3. Such persons do not engage in recreational travel, tourist travel, or travel in pursuit of a hobby; and
      4. Such persons engage in a full-time schedule of activities that do not include free time or recreation “in excess of that which is consistent with a full-time schedule.”
  5. Educational Activities and People-to-People Exchanges:
    1. Educational Activities (Section 515.565(a)): Persons subject to U.S. jurisdiction, including U.S. academic institutions and their faculty, staff, and students, whose travel is for:
      1. Participation in a structured educational program in Cuba as part of a course offered for credit by a U.S. graduate or undergraduate degree-granting academic institution that is sponsoring the program;
      2. Non-commercial academic research in Cuba specifically related to Cuba and for the purpose of obtaining an undergraduate or graduate degree;
      3. Participation in a formal course of study at a Cuban academic institution, provided that credit will be accepted toward the undergraduate or graduate degree;
      4. Teaching at a Cuban academic institution related to a program at the Cuban academic institution, provided the person is regularly employed by a U.S. or non-Cuban academic institution;
      5. Sponsorship (including payment of a stipend or salary) of a Cuban scholar to teach or engage in other scholarly activities at the sponsoring U.S. academic institution;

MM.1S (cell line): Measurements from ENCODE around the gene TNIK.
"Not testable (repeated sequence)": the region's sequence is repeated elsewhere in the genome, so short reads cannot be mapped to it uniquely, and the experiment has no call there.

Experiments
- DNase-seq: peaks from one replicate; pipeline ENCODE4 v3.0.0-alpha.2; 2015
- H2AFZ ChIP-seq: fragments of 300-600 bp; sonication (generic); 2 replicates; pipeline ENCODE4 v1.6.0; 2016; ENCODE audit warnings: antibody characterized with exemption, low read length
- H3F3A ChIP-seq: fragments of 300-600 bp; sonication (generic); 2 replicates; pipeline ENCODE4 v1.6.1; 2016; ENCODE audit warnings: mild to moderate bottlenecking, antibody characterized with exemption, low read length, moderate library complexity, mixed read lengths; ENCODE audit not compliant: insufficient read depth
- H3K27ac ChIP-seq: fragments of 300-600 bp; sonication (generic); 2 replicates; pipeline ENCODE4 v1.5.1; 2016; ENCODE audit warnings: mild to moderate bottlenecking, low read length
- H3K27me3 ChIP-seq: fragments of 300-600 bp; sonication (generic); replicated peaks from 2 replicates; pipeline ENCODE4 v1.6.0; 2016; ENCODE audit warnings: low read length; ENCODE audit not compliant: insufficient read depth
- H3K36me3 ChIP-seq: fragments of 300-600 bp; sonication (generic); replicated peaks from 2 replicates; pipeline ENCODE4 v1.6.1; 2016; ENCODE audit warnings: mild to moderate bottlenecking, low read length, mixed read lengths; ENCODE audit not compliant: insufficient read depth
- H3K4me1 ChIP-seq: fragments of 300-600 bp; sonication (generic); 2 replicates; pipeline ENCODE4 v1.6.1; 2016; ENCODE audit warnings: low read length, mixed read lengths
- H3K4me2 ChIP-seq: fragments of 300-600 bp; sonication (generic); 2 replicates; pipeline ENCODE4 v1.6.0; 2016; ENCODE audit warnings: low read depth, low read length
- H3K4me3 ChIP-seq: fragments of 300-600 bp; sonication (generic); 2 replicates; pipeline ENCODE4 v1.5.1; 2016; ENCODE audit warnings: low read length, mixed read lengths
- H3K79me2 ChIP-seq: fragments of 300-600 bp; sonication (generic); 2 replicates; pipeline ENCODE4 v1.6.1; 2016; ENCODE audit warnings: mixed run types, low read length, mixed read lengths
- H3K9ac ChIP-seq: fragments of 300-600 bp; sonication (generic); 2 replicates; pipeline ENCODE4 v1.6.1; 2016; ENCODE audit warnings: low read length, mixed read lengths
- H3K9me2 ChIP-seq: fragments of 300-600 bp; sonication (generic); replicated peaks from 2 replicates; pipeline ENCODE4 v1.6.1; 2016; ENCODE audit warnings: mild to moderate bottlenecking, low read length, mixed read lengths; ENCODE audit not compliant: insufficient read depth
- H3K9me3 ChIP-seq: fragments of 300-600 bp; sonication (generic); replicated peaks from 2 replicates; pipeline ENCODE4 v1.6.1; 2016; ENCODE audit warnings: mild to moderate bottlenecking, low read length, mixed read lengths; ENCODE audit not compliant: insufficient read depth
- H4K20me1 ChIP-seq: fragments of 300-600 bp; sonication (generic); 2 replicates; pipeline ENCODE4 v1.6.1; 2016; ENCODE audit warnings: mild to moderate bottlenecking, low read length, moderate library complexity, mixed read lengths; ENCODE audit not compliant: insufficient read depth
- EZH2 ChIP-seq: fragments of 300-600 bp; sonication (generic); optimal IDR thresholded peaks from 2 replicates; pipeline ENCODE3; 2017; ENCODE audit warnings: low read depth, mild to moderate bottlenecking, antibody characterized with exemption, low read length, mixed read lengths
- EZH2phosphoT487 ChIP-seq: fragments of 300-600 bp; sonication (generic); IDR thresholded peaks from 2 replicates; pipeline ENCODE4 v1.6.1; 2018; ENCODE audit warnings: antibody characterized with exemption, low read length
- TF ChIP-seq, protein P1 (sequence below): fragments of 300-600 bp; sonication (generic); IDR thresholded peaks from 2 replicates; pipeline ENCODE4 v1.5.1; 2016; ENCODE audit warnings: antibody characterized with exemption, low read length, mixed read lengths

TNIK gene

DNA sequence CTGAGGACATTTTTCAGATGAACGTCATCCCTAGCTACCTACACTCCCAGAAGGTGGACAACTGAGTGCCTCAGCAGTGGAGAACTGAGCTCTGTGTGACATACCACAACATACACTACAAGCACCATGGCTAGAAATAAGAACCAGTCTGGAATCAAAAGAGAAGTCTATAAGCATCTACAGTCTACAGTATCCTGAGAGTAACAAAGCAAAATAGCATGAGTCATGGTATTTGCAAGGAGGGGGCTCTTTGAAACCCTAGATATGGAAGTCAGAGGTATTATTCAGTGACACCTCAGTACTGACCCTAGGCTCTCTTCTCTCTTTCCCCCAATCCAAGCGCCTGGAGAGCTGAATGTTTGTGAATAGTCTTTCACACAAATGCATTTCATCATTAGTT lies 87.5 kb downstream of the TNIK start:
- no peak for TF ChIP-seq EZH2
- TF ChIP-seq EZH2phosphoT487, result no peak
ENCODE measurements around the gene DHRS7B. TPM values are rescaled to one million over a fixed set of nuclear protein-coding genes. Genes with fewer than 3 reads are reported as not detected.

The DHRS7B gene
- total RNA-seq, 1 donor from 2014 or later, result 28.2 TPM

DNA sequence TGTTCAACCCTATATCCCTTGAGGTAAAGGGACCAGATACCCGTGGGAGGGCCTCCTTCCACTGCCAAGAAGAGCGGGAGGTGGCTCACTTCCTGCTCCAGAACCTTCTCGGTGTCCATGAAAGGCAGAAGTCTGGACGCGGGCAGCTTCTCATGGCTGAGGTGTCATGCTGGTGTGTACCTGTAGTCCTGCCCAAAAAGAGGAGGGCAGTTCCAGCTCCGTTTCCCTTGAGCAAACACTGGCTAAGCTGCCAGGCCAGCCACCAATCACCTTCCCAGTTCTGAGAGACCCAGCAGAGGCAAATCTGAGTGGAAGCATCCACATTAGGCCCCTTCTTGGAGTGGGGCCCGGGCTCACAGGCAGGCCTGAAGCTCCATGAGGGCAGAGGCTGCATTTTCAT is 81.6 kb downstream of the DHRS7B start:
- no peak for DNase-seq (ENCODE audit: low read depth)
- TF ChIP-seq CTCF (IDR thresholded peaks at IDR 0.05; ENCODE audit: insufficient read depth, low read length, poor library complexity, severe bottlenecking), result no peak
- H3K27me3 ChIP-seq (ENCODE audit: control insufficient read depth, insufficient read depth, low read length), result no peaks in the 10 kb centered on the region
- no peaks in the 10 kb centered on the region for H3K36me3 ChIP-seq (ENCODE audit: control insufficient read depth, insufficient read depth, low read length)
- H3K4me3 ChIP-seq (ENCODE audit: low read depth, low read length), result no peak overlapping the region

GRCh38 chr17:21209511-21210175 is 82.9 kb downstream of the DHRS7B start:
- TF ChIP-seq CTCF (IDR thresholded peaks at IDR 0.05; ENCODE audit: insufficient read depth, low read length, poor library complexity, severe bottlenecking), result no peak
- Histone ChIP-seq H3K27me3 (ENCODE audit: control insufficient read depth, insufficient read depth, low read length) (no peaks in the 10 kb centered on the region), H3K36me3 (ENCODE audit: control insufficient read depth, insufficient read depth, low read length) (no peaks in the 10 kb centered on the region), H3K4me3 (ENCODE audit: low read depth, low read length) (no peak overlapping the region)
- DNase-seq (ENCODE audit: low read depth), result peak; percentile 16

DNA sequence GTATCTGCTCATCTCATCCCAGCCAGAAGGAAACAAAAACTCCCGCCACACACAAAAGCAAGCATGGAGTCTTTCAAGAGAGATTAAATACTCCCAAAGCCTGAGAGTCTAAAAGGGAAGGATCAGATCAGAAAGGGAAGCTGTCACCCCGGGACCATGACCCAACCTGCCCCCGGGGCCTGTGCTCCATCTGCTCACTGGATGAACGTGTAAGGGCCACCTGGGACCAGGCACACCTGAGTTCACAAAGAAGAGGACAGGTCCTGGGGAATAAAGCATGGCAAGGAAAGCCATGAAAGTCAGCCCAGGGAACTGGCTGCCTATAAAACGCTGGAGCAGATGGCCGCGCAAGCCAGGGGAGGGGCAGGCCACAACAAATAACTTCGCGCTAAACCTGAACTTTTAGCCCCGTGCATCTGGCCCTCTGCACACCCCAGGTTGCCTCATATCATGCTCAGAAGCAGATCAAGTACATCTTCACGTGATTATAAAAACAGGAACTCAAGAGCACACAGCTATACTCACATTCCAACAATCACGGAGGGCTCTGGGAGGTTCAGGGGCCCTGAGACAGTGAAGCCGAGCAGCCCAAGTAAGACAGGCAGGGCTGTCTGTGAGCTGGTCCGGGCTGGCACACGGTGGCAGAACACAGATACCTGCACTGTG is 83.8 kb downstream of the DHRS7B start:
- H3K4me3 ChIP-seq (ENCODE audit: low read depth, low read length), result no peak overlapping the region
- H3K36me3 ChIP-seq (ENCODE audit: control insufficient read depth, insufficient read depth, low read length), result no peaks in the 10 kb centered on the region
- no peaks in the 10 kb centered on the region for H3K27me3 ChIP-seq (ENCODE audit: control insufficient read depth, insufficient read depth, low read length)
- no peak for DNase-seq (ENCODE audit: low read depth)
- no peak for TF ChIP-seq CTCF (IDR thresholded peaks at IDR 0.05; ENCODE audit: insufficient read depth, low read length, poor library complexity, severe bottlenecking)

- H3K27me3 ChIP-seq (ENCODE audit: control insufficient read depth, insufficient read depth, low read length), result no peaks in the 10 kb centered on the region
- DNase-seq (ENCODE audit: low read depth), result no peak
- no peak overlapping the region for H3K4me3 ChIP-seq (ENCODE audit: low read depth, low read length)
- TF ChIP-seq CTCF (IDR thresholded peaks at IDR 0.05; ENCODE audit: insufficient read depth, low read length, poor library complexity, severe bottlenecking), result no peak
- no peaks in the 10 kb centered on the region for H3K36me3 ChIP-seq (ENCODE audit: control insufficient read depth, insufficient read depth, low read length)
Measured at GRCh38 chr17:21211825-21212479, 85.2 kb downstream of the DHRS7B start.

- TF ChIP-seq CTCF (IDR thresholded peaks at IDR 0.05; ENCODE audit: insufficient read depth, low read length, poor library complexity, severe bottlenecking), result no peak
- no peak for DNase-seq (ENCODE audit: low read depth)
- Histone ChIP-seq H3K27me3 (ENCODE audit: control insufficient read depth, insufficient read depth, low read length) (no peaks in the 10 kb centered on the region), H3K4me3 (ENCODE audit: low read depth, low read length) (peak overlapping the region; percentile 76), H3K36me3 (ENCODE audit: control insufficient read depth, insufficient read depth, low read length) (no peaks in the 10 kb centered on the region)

6. Educational exchanges sponsored by Cuban or U.S. secondary schools involving participation by secondary students and a reasonable number of parent chaperones in either a structured educational program or a formal course of study offered by the secondary school or other academic institution, provided that the course or program is led by a teacher or other secondary school official;
      7. Sponsorship or co-sponsorship by U.S. academic institutions, and attendance by faculty, staff, and students of the participating U.S. academic institution, of non-commercial academic seminars, conferences, and workshops related to Cuba or global issues involving Cuba;
      8. Organization of, and preparation for, educational activities listed in (5)(a)(i) through (vii) above by faculty members and staff of the sponsoring U.S. academic institution or secondary school; or
      9. Facilitation by an organization subject to U.S. jurisdiction, or a staff member of such organization, of licensed educational activities in Cuba on behalf of U.S. academic institutions or secondary schools, provided that:
        1. The organization is directly affiliated with one or more U.S. academic institutions or secondary schools;
        2. The organization facilitates one or more educational activities authorized in (5)(a)(i), (ii), (iii), and (vi) above; and
        3. By prior agreement, the educational activities must be accepted for credit by the affiliated U.S. academic institution or approved by the affiliated secondary school; or